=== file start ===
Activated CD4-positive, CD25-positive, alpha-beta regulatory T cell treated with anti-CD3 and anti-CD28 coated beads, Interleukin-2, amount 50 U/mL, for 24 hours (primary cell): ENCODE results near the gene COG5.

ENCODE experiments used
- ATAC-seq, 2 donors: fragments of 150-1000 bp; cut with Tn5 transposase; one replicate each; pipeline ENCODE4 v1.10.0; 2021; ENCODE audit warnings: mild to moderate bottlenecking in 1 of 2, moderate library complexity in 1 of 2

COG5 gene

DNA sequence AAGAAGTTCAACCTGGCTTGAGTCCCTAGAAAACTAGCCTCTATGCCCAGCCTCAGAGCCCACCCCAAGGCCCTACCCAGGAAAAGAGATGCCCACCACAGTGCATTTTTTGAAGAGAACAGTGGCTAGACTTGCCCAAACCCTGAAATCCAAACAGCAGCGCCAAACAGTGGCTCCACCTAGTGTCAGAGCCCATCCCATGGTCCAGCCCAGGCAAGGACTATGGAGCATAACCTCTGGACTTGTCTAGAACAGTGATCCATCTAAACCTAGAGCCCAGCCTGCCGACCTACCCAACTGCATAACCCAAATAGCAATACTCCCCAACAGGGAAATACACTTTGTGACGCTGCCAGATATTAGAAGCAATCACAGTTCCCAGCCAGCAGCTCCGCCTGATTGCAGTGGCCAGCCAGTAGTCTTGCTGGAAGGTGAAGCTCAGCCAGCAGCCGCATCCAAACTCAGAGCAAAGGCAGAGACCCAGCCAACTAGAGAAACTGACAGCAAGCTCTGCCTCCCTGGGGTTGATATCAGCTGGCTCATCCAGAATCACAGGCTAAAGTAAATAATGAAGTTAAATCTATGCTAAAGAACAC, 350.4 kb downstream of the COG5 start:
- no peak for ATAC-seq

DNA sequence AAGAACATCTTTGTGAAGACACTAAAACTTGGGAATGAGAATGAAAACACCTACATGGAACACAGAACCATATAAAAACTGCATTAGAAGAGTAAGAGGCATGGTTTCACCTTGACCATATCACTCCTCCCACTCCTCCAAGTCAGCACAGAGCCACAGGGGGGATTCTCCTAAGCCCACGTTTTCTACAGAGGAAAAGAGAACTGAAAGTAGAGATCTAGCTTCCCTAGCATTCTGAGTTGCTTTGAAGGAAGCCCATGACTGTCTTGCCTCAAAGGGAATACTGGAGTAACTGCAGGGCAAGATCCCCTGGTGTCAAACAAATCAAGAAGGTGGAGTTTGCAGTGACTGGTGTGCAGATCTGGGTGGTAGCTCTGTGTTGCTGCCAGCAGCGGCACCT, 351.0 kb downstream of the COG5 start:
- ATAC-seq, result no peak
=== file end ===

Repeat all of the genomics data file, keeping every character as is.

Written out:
Activated CD4-positive, CD25-positive, alpha-beta regulatory T cell treated with anti-CD3 and anti-CD28 coated beads, Interleukin-2, amount 50 U/mL, for 24 hours (primary cell): ENCODE results near the gene COG5.

ENCODE experiments used
- ATAC-seq, 2 donors: fragments of 150-1000 bp; cut with Tn5 transposase; one replicate each; pipeline ENCODE4 v1.10.0; 2021; ENCODE audit warnings: mild to moderate bottlenecking in 1 of 2, moderate library complexity in 1 of 2

COG5 gene

DNA sequence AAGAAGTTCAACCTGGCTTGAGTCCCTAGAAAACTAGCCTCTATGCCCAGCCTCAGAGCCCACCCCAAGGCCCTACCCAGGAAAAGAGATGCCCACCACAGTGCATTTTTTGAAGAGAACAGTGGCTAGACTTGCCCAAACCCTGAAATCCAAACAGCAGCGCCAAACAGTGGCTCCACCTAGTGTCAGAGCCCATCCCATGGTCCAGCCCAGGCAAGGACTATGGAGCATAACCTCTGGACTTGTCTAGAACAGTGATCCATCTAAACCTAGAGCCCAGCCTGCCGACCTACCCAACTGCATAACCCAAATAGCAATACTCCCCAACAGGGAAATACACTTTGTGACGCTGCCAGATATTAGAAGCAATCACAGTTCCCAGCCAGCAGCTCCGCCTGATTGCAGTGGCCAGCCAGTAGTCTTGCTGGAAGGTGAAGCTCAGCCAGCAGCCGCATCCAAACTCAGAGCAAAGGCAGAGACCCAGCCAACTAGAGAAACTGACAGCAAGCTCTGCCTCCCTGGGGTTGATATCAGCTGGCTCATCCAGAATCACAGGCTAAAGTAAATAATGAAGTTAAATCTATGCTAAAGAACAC, 350.4 kb downstream of the COG5 start:
- no peak for ATAC-seq

DNA sequence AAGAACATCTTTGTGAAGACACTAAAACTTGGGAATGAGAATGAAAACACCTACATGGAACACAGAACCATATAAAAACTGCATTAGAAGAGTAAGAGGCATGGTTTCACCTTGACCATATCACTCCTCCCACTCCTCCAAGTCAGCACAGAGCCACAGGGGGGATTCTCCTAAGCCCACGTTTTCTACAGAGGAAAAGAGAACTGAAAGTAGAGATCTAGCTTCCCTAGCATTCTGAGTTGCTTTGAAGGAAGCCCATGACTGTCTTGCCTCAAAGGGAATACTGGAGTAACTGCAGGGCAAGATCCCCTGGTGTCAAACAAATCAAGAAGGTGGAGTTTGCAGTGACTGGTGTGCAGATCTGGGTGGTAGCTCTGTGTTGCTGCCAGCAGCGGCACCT, 351.0 kb downstream of the COG5 start:
- ATAC-seq, result no peak